Several years ago, some friends and I came upon what became one of my favorite outdoor films: a production called Signatures. It embodied most of what I believe in about the work and play I take part in; but to the point, something said by one of the film’s featured Japanese fly-fishermen stayed with me. He said that in Japan, they didn’t fish for particular species as much as they fished seasons – one season, a particular trout would be available; as that season faded, the cherry salmon or some other species would show up or start feeding. This glimpse of fishing lifestyle struck a chord with me then, as I realized that I’ve ended up living and fishing a lot like this.
In central Idaho, most of the woods and waters are still pretty wild. Rivers are freestone and vary widely in flow and temperature throughout the year. By late fall, say, most of the fishing in this area is laid to rest, replaced by backcountry skiing the snow that becomes next year’s river. In the spring, the rivers swell with this runoff and rush greenish-brown and icy for several weeks. As the snowpack and its attendant melt recedes, the landscape is just starting to fluoresce into its short-lived vibrant green, and some of the trout that we identify with these freestone rivers begin to creep back into the summer places from which we know them. In other words, we fish seasons.
The middle of spring’s season brings back into the rivers a predator fish unlike any other I know of. The bull trout hasn’t had an easy go of things – in a time recent enough that your grandfather could remember it, a bounty was actually placed on them with a cash reward for their tails. The theory was, of course, that the bull trout’s appetite for chinook salmon smolt was responsible for the salmon’s decline – never mind the overharvest, slash-and-burn logging, downstream construction of massive fish killing dams, or any human factor. So the bull trout were intentionally killed by anglers, then decimated by the same salmon decline for which they were blamed. Put in these contexts, it’s a testament to their overall toughness that they’ve managed to survive as a species at all. In some out-of-the way places, they persist, and maybe even almost thrive. They’re never an easy drive to get to, they’re never exactly abundant, and there’s never a guarantee that you’ll even hook one. The camping’s not the most comfortable this time of year either, but this is a hunt that is always worthy of the season.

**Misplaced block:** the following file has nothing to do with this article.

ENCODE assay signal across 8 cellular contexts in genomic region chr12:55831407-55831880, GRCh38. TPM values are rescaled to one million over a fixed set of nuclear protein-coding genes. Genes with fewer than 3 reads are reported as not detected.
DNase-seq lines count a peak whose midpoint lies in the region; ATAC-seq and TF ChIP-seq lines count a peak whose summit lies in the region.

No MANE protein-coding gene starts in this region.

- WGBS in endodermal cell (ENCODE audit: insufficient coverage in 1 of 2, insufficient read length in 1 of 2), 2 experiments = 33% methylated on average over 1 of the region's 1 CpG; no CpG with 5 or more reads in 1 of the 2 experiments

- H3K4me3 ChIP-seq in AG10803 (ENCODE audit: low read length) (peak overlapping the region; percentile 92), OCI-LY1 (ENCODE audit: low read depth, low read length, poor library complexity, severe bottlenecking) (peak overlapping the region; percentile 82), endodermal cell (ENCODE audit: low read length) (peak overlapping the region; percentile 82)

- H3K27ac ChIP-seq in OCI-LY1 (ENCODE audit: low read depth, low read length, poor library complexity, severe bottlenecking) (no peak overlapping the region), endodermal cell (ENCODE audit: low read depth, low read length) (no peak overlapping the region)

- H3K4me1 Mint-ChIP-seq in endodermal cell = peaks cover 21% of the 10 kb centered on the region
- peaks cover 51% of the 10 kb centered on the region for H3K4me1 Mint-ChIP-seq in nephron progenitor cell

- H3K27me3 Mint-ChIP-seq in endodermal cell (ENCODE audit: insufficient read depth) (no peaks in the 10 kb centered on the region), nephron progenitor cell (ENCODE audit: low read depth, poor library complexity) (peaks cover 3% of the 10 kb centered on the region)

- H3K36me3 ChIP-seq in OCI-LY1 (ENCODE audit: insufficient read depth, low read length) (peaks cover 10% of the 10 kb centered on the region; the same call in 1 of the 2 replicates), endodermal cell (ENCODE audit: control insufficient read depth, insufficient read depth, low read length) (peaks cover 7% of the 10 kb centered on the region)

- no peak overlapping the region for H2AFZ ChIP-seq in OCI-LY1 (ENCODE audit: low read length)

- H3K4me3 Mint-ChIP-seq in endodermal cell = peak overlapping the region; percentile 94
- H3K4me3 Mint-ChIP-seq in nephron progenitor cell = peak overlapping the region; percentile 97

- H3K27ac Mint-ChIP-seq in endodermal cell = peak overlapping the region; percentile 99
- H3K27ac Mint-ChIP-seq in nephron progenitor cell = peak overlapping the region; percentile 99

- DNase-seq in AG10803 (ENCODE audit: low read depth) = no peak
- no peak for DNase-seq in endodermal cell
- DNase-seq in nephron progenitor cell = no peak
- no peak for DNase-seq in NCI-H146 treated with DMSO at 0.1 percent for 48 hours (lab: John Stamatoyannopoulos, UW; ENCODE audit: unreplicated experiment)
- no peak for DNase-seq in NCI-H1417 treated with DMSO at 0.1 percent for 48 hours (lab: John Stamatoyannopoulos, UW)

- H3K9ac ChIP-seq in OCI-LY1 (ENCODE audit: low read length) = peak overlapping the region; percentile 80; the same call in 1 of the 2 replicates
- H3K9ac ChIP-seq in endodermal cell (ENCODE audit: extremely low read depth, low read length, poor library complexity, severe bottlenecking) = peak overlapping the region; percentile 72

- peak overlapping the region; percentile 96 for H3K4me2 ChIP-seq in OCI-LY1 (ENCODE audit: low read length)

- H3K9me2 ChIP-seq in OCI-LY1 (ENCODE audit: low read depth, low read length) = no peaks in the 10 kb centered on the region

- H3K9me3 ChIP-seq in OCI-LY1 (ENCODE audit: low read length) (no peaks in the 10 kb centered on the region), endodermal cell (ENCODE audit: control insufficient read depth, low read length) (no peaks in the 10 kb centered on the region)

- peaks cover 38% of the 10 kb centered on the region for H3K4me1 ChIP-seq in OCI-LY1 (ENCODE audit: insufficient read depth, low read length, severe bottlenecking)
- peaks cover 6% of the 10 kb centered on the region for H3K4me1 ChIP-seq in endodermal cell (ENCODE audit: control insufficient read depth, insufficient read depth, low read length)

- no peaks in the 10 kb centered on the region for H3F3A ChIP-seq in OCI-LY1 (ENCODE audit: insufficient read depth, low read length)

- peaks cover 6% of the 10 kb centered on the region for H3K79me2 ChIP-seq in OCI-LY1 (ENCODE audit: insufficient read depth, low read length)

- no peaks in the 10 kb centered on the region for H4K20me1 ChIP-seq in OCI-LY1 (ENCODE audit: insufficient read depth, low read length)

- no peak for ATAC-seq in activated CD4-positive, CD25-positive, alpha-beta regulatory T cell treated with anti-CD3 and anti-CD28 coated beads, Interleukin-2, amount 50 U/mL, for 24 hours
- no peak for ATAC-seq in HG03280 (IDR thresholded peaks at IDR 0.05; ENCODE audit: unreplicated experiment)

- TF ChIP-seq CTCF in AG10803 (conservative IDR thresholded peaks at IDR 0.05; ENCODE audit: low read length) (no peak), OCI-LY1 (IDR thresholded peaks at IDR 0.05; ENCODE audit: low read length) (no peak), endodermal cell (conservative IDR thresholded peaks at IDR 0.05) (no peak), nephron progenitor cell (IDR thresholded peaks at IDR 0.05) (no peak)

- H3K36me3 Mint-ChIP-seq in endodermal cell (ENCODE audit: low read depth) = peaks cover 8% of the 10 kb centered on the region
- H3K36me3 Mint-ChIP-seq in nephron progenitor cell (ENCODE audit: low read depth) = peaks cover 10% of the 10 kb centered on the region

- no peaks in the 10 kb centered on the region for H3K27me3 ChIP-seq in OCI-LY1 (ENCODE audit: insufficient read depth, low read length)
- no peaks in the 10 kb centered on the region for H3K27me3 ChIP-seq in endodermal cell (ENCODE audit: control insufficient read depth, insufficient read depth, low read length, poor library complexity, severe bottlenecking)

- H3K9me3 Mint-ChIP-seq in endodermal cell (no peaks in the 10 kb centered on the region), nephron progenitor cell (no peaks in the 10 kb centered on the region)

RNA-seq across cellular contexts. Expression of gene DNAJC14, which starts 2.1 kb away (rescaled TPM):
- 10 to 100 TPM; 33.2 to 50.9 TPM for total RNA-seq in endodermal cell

Did I mention the fishing for them isn’t the simplest either? Honestly, if I thought I needed fewer split shot to get to these fish, I’d use fewer split shot. I guess one could say this is trout fishing, but like the fish themselves, it’s a pretty unique form. In no other situation have I ever caught such ugly, beautiful, angry fish so close to my rod tip, or seen such an aggressive fish be so wary of the goings-on above the water’s surface. More often than I probably ought to admit, I’ve watched bull trout, who are spoken of as being voracious to the point of true stupidity, utterly ignore my fly – hell, several flies – on swing after swing. The more I find them, the more I learn about them, the more I respect them.
In this season, my 9’9” Platinum 7-weight thrives. Throwing a half-ounce of split shot and a cone-weighted tube streamer. And by “throwing” I mean getting it anywhere from ten feet away to across the run to that little boulder cluster that might be just enough of a current break. It’s got enough length to manage what a couple buddies and I half-jokingly call “Czech streamering” (more on that in another post, perhaps), but is compact enough to sneak through the willow tangle of a tight little canyon. And though you can probably get the biggest, toughest bulls to hand with a smaller rod, I’d prefer not to exhaust them. Even with this setup I pretty much always feel like we’re an even enough match. I’ve said it before, they’re tough.
I discovered bull trout the first week I lived in Idaho, and it’s been a love affair ever since. I love out-of-the-way, I love hidden in plain sight, and I love the glamor-free approach that bull trout demand. I love how they sometimes crush a baitfish fly in a 180 degree head to tail turn, and how they sometimes seem to just gently materialize as growing tension upon it; as if to eat something before it knows it’s dead.
This week, I watched a second bull trout circle and slash around the one I was fighting, trying to eat my tube fly that had slid up my leader. A couple times I saw it actually take the second fly, shake it like a dog with a rope toy, and release it once it realized something wasn’t right. I landed the one, and never did tempt the other back. Half an hour and three or four holes later, I hooked the most vibrantly colored cutthroat I’ve ever seen.
I’ll admit that some of my favorite things about the season are actually not in the river at all. When the spring rain comes around and switches off with some warmer days, some good food grows in the woods around here. It’s been a great season for mushrooms such as morels, and other little wild edibles. In fact, I found a good wild onion patch right after I released that cutthroat. They ended up garnishing a batch of posole, and also transplanted into the greenhouse at the warehouse I guide out of. Hopefully they’ll seed out and keep our food seasoned for a few years to come. Anyways, that’s all I have for now. The rain just let up a little, and it’s probably time I headed to the river; this season isn’t going to fish itself.